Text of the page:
THE REFORM OF CORPORATE CRIMINAL LIABILITY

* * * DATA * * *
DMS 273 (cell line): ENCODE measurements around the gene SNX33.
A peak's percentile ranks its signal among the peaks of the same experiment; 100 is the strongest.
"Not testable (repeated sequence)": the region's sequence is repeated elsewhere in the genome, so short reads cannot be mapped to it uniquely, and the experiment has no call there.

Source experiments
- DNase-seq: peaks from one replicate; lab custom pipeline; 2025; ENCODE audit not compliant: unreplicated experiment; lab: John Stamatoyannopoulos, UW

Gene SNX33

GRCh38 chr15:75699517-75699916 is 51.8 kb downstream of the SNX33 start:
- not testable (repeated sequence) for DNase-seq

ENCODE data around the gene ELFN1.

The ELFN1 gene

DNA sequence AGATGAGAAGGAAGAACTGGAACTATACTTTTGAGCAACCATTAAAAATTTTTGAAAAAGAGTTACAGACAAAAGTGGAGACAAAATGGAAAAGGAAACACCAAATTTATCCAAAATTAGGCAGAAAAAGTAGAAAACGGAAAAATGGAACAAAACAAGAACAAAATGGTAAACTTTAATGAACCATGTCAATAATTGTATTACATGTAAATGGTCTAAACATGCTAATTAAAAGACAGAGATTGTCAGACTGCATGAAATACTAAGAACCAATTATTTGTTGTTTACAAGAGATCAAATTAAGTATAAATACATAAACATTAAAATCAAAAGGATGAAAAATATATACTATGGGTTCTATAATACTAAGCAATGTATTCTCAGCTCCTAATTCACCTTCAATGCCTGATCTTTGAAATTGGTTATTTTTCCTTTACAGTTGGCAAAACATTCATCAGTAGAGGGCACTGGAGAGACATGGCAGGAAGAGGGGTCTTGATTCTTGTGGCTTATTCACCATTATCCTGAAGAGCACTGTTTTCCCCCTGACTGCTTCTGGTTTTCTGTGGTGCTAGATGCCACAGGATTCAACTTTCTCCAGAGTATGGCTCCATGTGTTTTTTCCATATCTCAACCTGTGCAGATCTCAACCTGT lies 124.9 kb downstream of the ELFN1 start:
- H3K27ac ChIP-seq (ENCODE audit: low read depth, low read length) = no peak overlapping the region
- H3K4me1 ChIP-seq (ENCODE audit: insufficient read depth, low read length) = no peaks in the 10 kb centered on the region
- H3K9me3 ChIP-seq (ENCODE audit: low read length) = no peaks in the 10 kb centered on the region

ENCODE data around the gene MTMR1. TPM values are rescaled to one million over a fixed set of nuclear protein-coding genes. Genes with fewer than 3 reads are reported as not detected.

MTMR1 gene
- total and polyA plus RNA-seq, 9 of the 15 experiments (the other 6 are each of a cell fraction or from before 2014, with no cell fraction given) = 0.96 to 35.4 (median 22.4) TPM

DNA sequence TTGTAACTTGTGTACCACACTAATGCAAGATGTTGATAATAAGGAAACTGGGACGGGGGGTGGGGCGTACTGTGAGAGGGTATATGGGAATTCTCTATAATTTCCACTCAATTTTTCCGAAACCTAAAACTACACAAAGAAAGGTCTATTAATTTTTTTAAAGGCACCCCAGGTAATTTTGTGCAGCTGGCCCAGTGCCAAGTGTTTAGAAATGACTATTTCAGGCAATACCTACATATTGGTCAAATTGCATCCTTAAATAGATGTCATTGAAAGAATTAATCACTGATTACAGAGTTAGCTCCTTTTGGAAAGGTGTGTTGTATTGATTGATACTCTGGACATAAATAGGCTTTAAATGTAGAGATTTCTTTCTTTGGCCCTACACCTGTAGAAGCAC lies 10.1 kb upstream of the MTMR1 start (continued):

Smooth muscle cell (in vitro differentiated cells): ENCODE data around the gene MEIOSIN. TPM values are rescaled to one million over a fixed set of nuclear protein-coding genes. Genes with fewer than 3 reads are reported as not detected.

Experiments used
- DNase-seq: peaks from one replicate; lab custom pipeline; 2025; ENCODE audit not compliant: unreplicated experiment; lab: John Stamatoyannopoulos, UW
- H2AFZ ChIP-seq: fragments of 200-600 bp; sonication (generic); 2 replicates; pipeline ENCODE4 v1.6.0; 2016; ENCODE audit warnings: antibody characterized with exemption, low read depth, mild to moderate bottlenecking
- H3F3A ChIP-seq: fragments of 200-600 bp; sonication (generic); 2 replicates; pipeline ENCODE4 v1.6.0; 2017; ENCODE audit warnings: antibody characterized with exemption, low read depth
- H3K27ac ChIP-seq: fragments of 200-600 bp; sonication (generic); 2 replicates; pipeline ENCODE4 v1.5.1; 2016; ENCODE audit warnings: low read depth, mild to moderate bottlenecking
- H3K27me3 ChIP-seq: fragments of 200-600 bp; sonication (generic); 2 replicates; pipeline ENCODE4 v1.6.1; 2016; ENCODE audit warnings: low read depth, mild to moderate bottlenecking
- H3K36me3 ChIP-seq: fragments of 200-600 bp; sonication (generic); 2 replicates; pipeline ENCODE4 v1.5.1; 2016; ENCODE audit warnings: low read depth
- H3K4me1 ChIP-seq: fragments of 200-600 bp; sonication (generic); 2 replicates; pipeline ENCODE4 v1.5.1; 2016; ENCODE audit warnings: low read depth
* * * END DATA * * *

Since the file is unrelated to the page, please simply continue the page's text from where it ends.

Companies, as legal persons, are subjects of criminal law just as natural persons are. However, this simple picture is complicated by changes in the nature and role of business corporations in modern economies and by a number of conceptual difficulties. A conventional account would emphasise the conceptual challenges involved in applying criminal laws to the corporation. Vicarious liability, the device deployed in civil law to render a company liable for the acts of its employees, is of limited application in criminal law. Routes over and around this obstacle have taken two main forms: the introduction of regulatory offences specifically directed at businesses and, secondly, the development of new tools to bridge the conceptual gap between the actions of individual managers and employees and the idea of the ‘company’. In recent times, corporate manslaughter has been the main focus of debate but it is important not to lose sight of the significance of criminal sanctions in the regulatory and supervisory schemes, many dating back to the 19th century, addressed specifically to business enterprises.